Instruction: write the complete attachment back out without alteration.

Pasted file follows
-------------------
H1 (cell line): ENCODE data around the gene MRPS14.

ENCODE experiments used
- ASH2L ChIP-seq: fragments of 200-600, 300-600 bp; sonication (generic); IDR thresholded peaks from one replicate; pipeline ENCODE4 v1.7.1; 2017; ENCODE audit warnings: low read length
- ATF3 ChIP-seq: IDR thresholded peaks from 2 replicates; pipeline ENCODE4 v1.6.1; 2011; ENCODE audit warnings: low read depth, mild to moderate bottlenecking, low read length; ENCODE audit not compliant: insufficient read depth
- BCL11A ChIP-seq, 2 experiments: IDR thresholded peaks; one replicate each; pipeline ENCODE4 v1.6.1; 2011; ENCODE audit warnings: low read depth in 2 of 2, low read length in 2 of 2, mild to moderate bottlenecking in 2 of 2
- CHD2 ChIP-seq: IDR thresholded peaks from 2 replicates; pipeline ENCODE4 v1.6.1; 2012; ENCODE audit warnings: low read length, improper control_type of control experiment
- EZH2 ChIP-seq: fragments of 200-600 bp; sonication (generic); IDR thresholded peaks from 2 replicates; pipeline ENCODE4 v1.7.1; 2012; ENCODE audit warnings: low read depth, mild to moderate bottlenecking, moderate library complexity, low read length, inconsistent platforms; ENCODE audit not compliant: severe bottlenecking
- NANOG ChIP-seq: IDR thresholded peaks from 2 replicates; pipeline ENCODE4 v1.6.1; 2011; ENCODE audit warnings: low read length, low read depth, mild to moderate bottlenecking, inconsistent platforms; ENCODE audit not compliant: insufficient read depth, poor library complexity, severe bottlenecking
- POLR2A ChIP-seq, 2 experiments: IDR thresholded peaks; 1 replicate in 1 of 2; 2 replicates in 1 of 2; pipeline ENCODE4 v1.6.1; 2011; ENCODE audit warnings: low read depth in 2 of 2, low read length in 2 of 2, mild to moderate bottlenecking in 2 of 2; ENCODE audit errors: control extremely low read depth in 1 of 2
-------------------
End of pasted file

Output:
H1 (cell line): ENCODE data around the gene MRPS14.

ENCODE experiments used
- ASH2L ChIP-seq: fragments of 200-600, 300-600 bp; sonication (generic); IDR thresholded peaks from one replicate; pipeline ENCODE4 v1.7.1; 2017; ENCODE audit warnings: low read length
- ATF3 ChIP-seq: IDR thresholded peaks from 2 replicates; pipeline ENCODE4 v1.6.1; 2011; ENCODE audit warnings: low read depth, mild to moderate bottlenecking, low read length; ENCODE audit not compliant: insufficient read depth
- BCL11A ChIP-seq, 2 experiments: IDR thresholded peaks; one replicate each; pipeline ENCODE4 v1.6.1; 2011; ENCODE audit warnings: low read depth in 2 of 2, low read length in 2 of 2, mild to moderate bottlenecking in 2 of 2
- CHD2 ChIP-seq: IDR thresholded peaks from 2 replicates; pipeline ENCODE4 v1.6.1; 2012; ENCODE audit warnings: low read length, improper control_type of control experiment
- EZH2 ChIP-seq: fragments of 200-600 bp; sonication (generic); IDR thresholded peaks from 2 replicates; pipeline ENCODE4 v1.7.1; 2012; ENCODE audit warnings: low read depth, mild to moderate bottlenecking, moderate library complexity, low read length, inconsistent platforms; ENCODE audit not compliant: severe bottlenecking
- NANOG ChIP-seq: IDR thresholded peaks from 2 replicates; pipeline ENCODE4 v1.6.1; 2011; ENCODE audit warnings: low read length, low read depth, mild to moderate bottlenecking, inconsistent platforms; ENCODE audit not compliant: insufficient read depth, poor library complexity, severe bottlenecking
- POLR2A ChIP-seq, 2 experiments: IDR thresholded peaks; 1 replicate in 1 of 2; 2 replicates in 1 of 2; pipeline ENCODE4 v1.6.1; 2011; ENCODE audit warnings: low read depth in 2 of 2, low read length in 2 of 2, mild to moderate bottlenecking in 2 of 2; ENCODE audit errors: control extremely low read depth in 1 of 2